Simultaneously, in order to optimise the use of the pre-existing infrastructure, investments must be made in mobility management systems that integrate information from citizens, public transport providers, motorists, roadside sensor systems, traffic lights, etc. With substantially lower investments, these systems can deliver significant improvements.
From the user’s point-of-view, information and communication technologies will continue to empower individuals by giving then information on the alternatives on how to go from point A to point B. Moreover, real-time, two-way ex-change of information between citizens and mobility service providers will enable a growing number of flexible links in the transport chain (e.g. car sharing, bike sharing or demand responsive public transport) with supply moving closer to the individual needs of the user.
Inside the car, major changes are also set to occur with mandatory eCall in all new passenger cars and light duty vehicles in Europe as of 2015. eCall supporting technologies include an in-vehicle telematics platform, allowing localisation via the Global Navigation Satellite System as well as the wireless communication to and from the vehicle. With minimal additional cost, these technologies are key enablers of added functionality such as navigation with real-time traffic information, remote vehicle diagnostics and infotainment.
In general terms, the major change to urban mobility will come from the integration of individual and collective mobility through real-time integration of data from citizens and private and public transport. The result is a system that enables seamless transitions between public and private transport and between different public transport modes, that generates accurate information on estimated times of arrival of vehicles and that delivers predictability and quality to the entire transport system.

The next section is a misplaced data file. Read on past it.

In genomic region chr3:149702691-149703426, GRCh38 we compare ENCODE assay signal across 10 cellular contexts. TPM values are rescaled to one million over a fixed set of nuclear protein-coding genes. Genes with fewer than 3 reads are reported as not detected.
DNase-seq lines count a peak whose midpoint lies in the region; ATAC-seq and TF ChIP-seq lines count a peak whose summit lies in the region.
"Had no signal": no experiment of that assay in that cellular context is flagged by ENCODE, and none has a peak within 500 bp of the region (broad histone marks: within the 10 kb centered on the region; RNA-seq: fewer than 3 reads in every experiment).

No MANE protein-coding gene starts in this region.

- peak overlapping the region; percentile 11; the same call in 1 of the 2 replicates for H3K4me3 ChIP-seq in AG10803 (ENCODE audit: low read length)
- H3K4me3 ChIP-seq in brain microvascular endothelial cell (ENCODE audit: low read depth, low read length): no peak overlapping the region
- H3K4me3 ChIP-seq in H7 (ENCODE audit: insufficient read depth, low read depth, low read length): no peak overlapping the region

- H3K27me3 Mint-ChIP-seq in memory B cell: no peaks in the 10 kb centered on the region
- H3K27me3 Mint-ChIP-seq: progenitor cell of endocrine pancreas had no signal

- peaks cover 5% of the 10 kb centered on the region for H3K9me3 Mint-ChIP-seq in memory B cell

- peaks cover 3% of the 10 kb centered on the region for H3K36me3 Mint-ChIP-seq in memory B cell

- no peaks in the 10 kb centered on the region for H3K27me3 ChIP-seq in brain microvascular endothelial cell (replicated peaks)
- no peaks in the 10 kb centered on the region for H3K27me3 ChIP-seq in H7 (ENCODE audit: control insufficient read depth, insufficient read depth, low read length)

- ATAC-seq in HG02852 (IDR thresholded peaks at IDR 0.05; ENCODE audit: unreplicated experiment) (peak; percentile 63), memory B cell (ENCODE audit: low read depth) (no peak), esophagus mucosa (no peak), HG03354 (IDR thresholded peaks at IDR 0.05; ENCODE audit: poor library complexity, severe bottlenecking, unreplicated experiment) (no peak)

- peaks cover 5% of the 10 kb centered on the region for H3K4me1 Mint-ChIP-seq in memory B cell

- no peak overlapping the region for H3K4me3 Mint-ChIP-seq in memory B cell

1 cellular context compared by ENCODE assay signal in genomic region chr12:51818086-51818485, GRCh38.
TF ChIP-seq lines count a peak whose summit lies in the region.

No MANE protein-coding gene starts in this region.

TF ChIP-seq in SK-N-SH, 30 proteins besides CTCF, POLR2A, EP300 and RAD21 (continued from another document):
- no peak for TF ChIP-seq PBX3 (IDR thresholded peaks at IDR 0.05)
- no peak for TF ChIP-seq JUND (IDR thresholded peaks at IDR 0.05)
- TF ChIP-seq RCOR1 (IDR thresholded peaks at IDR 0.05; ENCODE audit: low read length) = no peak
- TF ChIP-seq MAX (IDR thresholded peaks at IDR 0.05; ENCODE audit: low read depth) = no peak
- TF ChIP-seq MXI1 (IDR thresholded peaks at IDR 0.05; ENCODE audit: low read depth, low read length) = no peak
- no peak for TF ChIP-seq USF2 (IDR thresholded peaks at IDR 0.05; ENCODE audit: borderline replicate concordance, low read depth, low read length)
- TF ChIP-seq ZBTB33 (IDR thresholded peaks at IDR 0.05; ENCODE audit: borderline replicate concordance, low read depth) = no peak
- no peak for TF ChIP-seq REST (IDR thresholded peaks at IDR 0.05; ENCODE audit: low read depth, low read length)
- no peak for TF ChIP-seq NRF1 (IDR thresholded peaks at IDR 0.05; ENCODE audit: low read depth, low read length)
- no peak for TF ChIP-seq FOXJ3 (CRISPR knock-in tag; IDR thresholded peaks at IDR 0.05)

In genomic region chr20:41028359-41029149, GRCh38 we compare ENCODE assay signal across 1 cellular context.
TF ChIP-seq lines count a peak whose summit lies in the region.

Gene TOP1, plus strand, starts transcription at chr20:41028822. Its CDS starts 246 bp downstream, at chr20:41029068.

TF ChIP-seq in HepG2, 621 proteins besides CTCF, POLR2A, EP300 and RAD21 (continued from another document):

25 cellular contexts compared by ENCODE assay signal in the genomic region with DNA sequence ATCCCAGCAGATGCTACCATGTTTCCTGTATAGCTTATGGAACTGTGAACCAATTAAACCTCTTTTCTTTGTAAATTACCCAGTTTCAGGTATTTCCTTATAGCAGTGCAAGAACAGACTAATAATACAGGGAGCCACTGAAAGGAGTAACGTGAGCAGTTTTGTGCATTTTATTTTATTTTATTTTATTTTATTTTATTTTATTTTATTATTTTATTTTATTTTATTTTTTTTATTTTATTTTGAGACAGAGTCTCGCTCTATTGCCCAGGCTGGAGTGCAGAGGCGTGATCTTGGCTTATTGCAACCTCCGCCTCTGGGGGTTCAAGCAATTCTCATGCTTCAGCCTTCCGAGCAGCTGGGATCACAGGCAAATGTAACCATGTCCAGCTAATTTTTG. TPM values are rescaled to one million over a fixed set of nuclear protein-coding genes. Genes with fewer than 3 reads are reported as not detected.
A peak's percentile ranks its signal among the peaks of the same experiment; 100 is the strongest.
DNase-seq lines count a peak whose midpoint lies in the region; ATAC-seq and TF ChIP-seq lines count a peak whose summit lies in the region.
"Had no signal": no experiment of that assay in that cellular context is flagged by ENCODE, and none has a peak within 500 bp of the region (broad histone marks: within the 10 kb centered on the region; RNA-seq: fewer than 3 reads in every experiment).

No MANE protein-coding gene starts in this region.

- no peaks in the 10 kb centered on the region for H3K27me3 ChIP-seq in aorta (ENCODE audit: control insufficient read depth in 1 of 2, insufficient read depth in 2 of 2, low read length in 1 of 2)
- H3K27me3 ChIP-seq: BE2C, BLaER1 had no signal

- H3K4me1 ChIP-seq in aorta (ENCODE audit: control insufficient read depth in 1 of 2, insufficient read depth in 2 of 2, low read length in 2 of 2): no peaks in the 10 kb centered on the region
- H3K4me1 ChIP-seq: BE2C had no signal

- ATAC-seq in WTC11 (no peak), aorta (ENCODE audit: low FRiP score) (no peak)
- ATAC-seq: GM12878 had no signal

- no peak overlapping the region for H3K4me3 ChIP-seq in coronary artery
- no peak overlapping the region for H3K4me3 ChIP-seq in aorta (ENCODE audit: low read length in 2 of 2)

Madrid Traffic Control Centre – Source Eyevis
Ultimately, many of these changes will require support from society for measures that will, in many cases, lead to cost penalties for CO2 emissions. On the positive side, the implementation of these measures may result in significant savings (29 billion dollars per year in 2035 according to the IEA) in pollution control. It is therefore of the utmost importance that these savings be factored in when analysing new invest-ments as they may have a relevant impact on the overall cost of a solution/technology.
The overall conclusion is that there is still time to change the emissions trajectories we are currently on but, the more time we delay decisive action, the costlier it will be to achieve the same results. If nothing is done, the only way to avoid these added costs is by forfeiting of a part of our quality of life and health. A more in-depth analysis of these and other issues can be found in the BATERRIE Project reports.
Source: Further Information On The Future Of Urban Mobility can be found on the Batterie European Project website which is financed by the Atlantic Area Transnational Programme
The Pure Energy Centre is participating into the Batterie project which aims at improving the cooperation and links between various transport services within the Atlantic Area region and to promote the application of smart technologies and usage of alternative fuels. If you want to know more about The Future Of Urban Mobility and how it plays an important part in the Batterie Atlantic Area financed project then do not hesitate to get in touch with us.